The January question for the Insecure Writers Support Group Blog Hop is:
What started you on your writing journey? Was it a particular book, movie, story, or series? Was it a teacher/coach/spouse/friend/parent? Did you just “know” suddenly you wanted to write?
I’ve always written, and I’ve always had a love-hate relationship with writing. I hated writing assignments in school. Hated. Them. I’d whine and complain and fuss and struggle and whine and complain some more. Then I’d suck it up, write the stupid paper, and get an A on it.
At the same time that I was being a huge whiny baby about writing assignments, I was journaling. I started a diary when I was about 10, which expanded into a journal by the time I was in middle school. My journals then were either spiral notebooks or stacks of binder paper held together with ancient report binders I inherited from my grandmother. Yes, I inherited office supplies from my grandmother. I still have a few of ‘em too. Did I mention my grandmother died in 1979? Anyone wanna buy a vintage porcelain stamp licker?
But I digress.
So I’d sit in my room writing, copying down song lyrics, or jotting down the weekly top 40 from Casey Kasem for posterity. Yes, the entire top 40. All 4 hours of it, just about every Saturday morning. I was a nerd with no life, OK?
But I digress.
In my journal I collected ideas and pop culture and random written crap the way a magpie collects shiny things. And I wrote. Sometimes pages at a time. Sometimes I felt compelled to write. Sometimes I still do. But if someone told me I had to write a particular kind of paper about a particular kind of thing, well, that was an epic tragedy that required large amounts of whining.
After I became a librarian, I started writing academic pieces for publication: book reviews, journal articles, and book chapters. The whining continued, usually some version of the famous Frank Norris quote:
Don’t like to write, but like having written.
2+ decades on, that’s still an accurate summary of my feelings unless I’m journaling or doing some other kind of low-effort writing.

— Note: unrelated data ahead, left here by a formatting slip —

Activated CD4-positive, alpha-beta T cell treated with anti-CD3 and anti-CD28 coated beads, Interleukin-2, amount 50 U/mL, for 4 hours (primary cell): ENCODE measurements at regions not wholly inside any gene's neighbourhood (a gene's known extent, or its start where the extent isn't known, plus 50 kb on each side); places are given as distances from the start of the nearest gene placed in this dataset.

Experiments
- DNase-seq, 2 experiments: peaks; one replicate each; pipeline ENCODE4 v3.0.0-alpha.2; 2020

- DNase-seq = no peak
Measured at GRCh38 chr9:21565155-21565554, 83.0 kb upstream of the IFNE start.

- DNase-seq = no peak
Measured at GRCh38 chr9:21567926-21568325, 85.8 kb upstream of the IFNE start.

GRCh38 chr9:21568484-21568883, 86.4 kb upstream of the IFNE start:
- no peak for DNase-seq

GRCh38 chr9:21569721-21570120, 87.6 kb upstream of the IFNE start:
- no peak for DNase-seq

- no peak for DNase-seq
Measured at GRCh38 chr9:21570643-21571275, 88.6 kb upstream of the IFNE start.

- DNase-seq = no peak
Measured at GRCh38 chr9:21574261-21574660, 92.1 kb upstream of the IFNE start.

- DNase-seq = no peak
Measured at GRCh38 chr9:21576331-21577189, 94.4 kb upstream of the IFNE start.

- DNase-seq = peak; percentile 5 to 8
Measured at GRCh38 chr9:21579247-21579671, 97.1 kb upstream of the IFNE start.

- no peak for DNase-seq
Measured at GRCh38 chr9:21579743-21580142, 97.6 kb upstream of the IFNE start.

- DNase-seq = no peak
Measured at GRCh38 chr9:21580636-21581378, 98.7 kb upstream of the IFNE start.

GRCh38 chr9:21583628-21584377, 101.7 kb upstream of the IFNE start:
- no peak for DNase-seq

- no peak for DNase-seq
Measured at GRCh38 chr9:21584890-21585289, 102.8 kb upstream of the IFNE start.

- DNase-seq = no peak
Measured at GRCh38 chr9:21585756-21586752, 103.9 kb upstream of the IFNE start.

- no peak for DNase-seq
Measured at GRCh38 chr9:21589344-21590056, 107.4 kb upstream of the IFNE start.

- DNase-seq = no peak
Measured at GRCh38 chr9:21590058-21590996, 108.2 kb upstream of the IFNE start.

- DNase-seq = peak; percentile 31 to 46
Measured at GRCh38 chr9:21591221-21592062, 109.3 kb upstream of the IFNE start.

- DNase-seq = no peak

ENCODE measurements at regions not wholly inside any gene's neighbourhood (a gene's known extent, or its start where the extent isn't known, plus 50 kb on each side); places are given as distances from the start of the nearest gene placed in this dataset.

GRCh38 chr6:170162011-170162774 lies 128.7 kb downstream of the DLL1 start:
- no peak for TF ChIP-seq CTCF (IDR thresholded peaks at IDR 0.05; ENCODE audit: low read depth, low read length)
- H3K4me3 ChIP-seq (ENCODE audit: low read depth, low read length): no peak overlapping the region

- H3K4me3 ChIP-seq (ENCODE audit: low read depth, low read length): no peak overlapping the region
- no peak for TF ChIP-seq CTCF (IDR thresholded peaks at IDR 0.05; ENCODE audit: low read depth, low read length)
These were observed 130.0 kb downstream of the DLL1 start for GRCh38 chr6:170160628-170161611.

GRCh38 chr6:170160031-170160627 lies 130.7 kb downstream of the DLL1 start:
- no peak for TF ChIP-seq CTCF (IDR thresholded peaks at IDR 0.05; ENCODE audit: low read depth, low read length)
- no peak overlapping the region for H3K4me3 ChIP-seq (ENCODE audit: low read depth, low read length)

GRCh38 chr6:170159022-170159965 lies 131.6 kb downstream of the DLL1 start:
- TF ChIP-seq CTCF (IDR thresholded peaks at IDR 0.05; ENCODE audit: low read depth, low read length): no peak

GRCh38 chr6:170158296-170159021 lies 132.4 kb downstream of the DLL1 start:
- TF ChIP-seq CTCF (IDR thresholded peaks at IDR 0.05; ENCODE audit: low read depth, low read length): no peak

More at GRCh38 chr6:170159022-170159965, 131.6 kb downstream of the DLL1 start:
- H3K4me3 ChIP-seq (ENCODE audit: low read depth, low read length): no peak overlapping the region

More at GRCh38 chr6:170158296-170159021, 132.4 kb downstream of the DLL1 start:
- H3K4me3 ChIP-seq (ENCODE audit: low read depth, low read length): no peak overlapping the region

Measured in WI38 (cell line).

So why, then do I write anything more challenging than a summary of my day? I suppose the answer is the writer’s version of the bit about the mountain-climber climbing mountains because they’re there: I write because I have something to say.
But there’s another part to my writing journey, the part that started a bit over 5 years ago, when I started writing fiction at the ripe old age of 47. I told some of that story in an earlier post, Talent is Overrated, so I won’t repeat it here, but the gist of that post is that though I’d dreamed of being an author since I was a kid, I never tried, because I thought I had no talent.
The process of overcoming that negative bit of self-image was gradual, and I’m not entirely sure how it happened, but I do remember three key incidents:
- A former intern and friend gave me a copy of Anne Lamott’s Bird by Bird, with a lovely inscription encouraging me to take up creative writing.
- I read Diana Gabaldon’s account in the Outlandish Companion of how she came to write Outlander. Tl;dr: she decided to learn to write a novel by actually writing one. That got me to thinking that maybe the same method could work for me, even if I had less spectacular results than she did.
- I realized that ~2/3 of my life was over (probably, if one believes the actuarial tables), so if I had any unfulfilled dreams, I’d best get busy. There’s nothing like an awareness of one’s mortality to give one a solid kick in the keister.
So one afternoon, I Googled “how to write a novel,” found the website for the snowflake method, and got started.
I still have a love-hate relationship with writing. I still prefer to have written. And I still whine and carry on when I have to put my butt in my office chair and type some damn words already. I do not, however, copy down the top 40 every week, because today’s music sucks. Now get off my lawn.
But I digress.
Want to see some other great IWSG posts? Check out the list of participants here. (Powered by Linky Tools).